Retaining walls can be used in a couple of different ways.
The most popular way (obviously) is to better retain dirt, earth, and soil that would have otherwise become unstable and either eroded away or crumpled without any warning or notice.
Some people like the aesthetic of a retaining wall, though – producing “faux retaining walls” that have the same kind of look without the same kind of utility. It’s not uncommon for homeowners to move quite a bit of earth (or have dirt shipped in) to build up these kinds of walls, either.
And while retaining walls can be built with all different kinds of stone materials, traditional masonry products, and a whole host of manufactured options there’s nothing quite like the look and feel of a classic river rock or stone configuration.
Let’s run through the benefits of using river rock for this kind of project and how to undertake it.
Why River Rock for a Retaining Wall?
There are a couple of different reasons to go with river rock for your retaining wall project as opposed to quarried stone or manufactured masonry materials.
For starters, river rock has a much more “colloquial” look that you’re just not going to get with other construction materials. It has a built-in, almost “grown here” kind of aesthetic that matches your natural area and landscape better than anything shipped in ever could.
Secondly, river rock is often a lot more accessible and a lot more affordable.
You may or may not be able to pull river rock right out of a local waterway (you’ll have to check with local rules, laws, and municipal codes before you start to plunder a riverbed) – but if you can you can get all the stone you need 100% free of charge.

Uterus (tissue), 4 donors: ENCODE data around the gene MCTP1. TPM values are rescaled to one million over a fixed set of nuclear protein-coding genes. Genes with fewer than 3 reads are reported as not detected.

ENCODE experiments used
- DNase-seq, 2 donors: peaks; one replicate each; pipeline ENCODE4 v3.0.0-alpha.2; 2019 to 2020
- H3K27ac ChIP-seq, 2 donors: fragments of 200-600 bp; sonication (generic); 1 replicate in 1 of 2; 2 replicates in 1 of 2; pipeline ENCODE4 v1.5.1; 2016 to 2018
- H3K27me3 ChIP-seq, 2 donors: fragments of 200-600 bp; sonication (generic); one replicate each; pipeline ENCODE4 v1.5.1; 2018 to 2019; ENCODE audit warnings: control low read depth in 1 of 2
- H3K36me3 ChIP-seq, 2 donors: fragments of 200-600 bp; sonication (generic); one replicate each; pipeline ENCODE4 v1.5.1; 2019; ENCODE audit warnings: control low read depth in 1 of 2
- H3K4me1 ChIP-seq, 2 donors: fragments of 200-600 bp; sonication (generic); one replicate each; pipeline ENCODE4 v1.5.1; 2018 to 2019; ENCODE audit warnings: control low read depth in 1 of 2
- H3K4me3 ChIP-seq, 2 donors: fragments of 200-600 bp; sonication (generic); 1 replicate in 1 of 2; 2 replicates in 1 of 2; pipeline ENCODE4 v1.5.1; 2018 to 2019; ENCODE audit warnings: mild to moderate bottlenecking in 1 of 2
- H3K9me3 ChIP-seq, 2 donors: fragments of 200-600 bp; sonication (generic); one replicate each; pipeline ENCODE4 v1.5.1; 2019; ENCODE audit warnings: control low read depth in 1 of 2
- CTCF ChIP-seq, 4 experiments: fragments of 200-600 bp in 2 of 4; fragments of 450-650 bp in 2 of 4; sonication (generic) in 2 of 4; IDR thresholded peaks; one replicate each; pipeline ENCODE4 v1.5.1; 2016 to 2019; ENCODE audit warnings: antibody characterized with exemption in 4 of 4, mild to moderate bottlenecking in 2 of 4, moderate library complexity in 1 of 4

Even if you do have to spring for river rock it’s generally a lot less expensive than manufactured materials, too.
Finally, the shape of river rock – super smooth and rounded thanks to its time spent getting tumbled in the river – makes it perfect for a retaining wall project. You don’t have to deal with the odd squared off jagged edges and jagged facets of manufactured materials that look unnatural.
At the end of the day, you’ll love the way that river rock looks but you’ll also love the way that you can work with it, too.
How to Create a Retaining Wall with River Rocks or Stones
The cool thing about building retaining walls is that you don’t have to be a mason or a bricklayer to tackle a project like this and still end up with something really spectacular.
It all starts with a dedication to the fundamentals, laying down a rock solid foundation, and then building step-by-step from there.
Use our detailed guide below to help you hit the ground running!
It All Starts with the Right Rocks
It’s impossible to put together a river rock retaining wall project without having a ton of river rocks on hand!
You’ll want to be sure that you source all different kinds of river rocks, with all different colors and all different shapes in the mix. The idea here is to make this wall look like it was a permanent part of the landscape and not something man-made, manufactured, or something that is going to stick out like a sore thumb.
When estimating the amount of rock you’ll need it’s always a good idea to give yourself a 10% or more “overage” as a buffer zone. The last thing you want to worry about is running out of rock two thirds of the way done!
Trench Out Your New Wall Footprint
After you square away your river rock material you need to begin working on the trench for your new wall footprint.
Go around with a can of high visibility spray paint and spray down the rough perimeter of your new retaining wall. You can make this as wide as you like, but just know that the whiter you go the more material you need (and that’s going to impact the price and the timeline for completing this project).
After marking out your perimeter it’s time to get started with the trench work.